Maggie’s is an organization comprising sex workers of all stripes, from strippers and massage workers, to porn actors, escorts, and street-based sex workers. McDonald says that in her experience, there is nothing inherently violent about prostitution, but other social ills like sexism, racism, transphobia, and poverty lead to violence against people in the industry who are marginalized and stigmatized for their work. Being treated only as victims further increases that stigma, she said.
To be fair, there have been gut-wrenching stories from former prostitutes this week in Ottawa from women who were trafficked, beaten, tortured, and raped for years before finding a way out. But from a practical standpoint, those are already crimes, and it’s unclear what Bill C-36 would do to prevent such exploitation.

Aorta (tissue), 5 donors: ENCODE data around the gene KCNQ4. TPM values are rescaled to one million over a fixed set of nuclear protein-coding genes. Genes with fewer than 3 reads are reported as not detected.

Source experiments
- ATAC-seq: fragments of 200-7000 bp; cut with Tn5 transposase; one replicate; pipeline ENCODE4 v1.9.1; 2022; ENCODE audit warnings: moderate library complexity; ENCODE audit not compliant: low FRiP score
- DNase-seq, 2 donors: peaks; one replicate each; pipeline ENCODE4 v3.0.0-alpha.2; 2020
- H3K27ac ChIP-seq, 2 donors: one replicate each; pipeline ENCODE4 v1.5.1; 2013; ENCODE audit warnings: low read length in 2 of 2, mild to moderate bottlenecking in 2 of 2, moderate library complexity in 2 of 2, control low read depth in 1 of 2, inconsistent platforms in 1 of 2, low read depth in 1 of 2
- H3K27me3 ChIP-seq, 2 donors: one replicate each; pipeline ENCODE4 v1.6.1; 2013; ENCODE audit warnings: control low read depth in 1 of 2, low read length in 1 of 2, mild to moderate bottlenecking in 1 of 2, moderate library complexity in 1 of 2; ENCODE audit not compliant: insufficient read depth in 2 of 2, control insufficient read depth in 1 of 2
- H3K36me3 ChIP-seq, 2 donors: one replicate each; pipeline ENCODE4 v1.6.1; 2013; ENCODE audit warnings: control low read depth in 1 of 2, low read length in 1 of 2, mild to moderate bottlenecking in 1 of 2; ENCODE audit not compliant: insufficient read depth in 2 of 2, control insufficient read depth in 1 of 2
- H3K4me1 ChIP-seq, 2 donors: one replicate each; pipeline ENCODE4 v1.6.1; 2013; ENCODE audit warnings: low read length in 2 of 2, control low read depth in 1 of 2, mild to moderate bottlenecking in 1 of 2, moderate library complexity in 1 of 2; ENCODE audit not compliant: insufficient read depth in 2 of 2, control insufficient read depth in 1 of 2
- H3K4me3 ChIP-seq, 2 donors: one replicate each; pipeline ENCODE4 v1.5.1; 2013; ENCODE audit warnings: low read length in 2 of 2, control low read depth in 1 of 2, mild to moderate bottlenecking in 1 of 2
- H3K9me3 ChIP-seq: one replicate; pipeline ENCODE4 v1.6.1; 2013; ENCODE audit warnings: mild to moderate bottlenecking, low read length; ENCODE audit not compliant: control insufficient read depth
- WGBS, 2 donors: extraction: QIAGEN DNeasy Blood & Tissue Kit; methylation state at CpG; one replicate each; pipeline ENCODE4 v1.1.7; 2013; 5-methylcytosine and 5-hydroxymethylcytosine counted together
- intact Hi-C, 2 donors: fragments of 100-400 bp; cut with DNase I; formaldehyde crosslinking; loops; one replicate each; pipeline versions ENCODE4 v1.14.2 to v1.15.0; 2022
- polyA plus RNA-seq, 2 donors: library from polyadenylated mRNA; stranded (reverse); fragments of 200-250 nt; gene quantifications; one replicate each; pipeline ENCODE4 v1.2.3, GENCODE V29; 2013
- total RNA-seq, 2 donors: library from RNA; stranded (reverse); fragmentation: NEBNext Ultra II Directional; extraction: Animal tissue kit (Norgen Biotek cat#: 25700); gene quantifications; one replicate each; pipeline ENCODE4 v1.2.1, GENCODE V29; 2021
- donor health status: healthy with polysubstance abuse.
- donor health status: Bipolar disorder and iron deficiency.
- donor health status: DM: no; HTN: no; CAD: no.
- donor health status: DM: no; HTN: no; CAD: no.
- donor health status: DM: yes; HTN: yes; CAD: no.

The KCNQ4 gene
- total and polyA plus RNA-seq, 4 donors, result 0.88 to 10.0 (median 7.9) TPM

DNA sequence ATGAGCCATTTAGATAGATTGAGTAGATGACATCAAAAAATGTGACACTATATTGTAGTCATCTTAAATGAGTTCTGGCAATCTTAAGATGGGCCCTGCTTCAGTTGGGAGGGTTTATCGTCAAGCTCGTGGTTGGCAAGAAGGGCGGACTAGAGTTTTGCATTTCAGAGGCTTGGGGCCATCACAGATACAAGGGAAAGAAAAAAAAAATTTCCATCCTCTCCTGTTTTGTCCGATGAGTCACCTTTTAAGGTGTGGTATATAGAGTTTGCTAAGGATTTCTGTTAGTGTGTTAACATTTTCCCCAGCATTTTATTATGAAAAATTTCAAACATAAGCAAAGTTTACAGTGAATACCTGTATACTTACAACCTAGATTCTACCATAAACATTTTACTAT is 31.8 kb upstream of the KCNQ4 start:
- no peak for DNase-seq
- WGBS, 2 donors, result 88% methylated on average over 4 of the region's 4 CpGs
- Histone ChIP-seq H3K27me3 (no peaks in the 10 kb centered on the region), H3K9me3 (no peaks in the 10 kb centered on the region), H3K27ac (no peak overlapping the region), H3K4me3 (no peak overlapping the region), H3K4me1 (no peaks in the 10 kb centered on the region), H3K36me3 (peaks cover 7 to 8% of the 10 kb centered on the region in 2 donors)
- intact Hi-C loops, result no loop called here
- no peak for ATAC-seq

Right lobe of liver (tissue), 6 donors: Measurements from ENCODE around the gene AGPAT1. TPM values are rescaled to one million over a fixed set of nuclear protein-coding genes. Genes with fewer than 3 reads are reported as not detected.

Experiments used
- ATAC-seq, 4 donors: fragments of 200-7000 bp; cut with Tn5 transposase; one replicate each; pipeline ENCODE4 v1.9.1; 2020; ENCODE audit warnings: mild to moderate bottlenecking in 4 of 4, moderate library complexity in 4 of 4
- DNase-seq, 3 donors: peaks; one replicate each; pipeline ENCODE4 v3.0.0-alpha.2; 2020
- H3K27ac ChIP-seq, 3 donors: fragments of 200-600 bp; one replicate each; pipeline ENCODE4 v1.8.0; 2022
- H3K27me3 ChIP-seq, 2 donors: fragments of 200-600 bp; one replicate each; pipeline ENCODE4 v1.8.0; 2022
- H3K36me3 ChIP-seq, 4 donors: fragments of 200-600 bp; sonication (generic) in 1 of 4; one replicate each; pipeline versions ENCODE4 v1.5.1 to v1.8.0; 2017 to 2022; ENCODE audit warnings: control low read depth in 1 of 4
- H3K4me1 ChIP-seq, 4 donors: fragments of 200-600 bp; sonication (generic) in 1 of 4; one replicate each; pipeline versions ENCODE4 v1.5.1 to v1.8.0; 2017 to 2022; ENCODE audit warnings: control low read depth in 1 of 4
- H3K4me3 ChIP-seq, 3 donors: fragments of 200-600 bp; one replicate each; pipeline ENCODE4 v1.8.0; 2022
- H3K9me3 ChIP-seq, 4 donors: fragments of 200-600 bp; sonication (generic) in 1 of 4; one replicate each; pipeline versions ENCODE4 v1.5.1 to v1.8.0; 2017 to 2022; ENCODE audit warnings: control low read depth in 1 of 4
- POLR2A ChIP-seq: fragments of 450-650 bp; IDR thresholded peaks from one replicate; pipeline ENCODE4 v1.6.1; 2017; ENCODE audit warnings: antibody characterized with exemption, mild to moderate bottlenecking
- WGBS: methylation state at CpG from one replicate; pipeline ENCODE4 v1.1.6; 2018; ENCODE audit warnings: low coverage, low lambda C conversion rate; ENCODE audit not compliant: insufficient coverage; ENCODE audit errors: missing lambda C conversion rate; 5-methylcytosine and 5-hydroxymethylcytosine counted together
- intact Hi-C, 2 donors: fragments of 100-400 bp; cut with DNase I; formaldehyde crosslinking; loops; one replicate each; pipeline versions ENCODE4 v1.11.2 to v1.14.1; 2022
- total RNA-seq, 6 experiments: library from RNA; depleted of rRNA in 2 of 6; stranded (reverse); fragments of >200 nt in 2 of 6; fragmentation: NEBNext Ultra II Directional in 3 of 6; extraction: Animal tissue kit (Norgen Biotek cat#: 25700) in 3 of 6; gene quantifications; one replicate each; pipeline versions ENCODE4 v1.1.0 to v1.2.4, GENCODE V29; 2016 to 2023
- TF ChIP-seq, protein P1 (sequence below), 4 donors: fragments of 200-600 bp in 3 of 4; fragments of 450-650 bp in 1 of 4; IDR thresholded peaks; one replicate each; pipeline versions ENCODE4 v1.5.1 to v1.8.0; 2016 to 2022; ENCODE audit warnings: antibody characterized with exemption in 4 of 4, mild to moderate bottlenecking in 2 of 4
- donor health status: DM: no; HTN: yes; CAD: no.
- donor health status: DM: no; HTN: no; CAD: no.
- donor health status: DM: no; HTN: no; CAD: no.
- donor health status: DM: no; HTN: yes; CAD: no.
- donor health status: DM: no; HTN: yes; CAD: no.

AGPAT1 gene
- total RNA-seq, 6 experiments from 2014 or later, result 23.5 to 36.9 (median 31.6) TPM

In fact, by pushing street-based sex workers further to the margins, the law would probably increase the likelihood of violence and coercion. Those were the findings of a recent study in Vancouver, where police have been following a Nordic approach to prostitution for almost two years.
"The general public doesn't really understand how sex workers screen clients and how important it is,” a Toronto sex worker who goes by Andrea told VICE in a phone interview this week.
Andrea, like many sex workers, advertises her services online and does significant groundwork before anything sexual ever happens. She asks for references from other sex workers to learn if the experience was safe and whether that previous provider would see the client again. And if it’s someone’s first time, Andrea asks for a real name, work information, and a cellphone number, taking the time to meet in a public location like a coffee shop or hotel lobby, just to suss things out.